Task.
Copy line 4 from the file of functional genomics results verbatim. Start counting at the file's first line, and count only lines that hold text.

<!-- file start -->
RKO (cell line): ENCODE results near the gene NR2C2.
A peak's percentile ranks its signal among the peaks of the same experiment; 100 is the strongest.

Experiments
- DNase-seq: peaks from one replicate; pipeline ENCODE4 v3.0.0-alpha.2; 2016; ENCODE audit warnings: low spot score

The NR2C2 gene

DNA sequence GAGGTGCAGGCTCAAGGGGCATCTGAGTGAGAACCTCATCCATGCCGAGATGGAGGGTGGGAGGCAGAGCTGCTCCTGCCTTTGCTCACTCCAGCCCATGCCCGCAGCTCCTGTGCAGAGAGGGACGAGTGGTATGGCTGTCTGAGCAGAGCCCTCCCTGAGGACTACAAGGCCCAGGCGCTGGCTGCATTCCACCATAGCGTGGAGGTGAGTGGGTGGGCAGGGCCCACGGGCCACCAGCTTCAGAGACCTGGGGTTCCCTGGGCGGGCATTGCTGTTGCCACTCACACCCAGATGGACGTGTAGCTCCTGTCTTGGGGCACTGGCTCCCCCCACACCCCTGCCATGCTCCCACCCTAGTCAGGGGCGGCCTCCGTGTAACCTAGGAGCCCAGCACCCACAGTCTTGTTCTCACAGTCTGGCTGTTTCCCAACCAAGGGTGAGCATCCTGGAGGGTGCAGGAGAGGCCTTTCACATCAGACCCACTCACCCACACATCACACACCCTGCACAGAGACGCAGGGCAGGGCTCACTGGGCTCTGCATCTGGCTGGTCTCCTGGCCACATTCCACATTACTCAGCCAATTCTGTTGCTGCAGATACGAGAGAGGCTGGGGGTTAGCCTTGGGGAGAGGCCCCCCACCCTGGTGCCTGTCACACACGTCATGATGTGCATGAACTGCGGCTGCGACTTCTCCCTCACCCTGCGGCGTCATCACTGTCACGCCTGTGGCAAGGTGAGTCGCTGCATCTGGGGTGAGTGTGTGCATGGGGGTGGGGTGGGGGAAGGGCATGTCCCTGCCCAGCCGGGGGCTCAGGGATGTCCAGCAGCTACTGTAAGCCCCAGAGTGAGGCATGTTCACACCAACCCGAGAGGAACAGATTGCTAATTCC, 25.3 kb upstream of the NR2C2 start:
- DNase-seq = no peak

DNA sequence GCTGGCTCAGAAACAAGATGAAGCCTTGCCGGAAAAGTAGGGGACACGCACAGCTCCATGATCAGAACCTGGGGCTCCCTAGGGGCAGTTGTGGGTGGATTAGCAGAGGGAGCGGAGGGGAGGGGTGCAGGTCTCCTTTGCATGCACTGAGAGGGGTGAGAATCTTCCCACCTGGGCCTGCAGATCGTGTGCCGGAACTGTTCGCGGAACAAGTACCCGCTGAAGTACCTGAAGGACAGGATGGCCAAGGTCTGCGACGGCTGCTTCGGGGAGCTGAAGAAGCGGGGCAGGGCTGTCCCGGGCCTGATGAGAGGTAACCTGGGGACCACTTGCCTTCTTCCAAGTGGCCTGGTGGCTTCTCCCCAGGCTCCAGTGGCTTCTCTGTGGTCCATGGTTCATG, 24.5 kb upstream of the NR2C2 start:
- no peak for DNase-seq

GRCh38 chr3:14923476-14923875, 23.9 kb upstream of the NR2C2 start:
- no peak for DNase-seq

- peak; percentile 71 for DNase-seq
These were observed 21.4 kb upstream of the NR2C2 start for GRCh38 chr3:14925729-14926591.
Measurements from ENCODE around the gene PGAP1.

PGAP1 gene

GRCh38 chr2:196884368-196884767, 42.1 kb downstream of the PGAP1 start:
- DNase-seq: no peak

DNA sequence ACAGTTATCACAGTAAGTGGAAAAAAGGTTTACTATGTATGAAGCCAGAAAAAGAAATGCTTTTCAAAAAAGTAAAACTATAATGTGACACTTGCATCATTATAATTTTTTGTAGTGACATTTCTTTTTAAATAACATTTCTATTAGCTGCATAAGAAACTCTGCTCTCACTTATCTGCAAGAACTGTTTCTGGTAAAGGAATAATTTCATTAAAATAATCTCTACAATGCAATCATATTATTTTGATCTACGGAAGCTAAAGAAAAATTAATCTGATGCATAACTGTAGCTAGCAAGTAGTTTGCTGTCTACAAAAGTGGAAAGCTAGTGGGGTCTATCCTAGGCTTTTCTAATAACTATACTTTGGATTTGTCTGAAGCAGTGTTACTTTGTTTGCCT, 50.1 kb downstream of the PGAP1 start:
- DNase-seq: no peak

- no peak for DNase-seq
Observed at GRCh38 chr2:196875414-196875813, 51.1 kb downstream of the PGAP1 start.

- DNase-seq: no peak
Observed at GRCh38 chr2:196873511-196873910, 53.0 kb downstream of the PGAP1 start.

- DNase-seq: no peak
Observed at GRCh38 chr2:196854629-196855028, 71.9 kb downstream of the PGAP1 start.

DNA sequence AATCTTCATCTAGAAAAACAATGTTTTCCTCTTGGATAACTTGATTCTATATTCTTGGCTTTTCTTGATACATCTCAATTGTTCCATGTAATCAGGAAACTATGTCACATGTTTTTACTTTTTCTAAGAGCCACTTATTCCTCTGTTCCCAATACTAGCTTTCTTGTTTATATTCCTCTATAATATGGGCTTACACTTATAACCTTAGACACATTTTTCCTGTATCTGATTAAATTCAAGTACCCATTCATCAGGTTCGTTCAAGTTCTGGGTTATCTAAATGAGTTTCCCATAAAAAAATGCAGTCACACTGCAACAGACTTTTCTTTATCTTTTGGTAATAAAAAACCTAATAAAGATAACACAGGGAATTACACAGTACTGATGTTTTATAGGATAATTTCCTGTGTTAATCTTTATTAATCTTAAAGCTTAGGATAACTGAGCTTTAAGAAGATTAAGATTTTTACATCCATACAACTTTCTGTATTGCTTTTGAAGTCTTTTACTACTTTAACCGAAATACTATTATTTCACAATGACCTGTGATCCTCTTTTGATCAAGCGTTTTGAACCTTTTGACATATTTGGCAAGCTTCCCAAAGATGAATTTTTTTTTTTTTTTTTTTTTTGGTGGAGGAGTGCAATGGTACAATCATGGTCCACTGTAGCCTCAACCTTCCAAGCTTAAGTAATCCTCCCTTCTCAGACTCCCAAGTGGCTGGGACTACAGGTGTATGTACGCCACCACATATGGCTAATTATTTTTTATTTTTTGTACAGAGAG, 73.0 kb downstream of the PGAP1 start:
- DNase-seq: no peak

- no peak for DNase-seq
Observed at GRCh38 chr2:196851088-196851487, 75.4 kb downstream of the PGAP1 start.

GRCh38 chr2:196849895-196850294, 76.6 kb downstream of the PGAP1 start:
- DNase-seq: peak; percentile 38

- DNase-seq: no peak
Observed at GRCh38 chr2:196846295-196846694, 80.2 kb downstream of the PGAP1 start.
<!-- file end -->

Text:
- DNase-seq: peaks from one replicate; pipeline ENCODE4 v3.0.0-alpha.2; 2016; ENCODE audit warnings: low spot score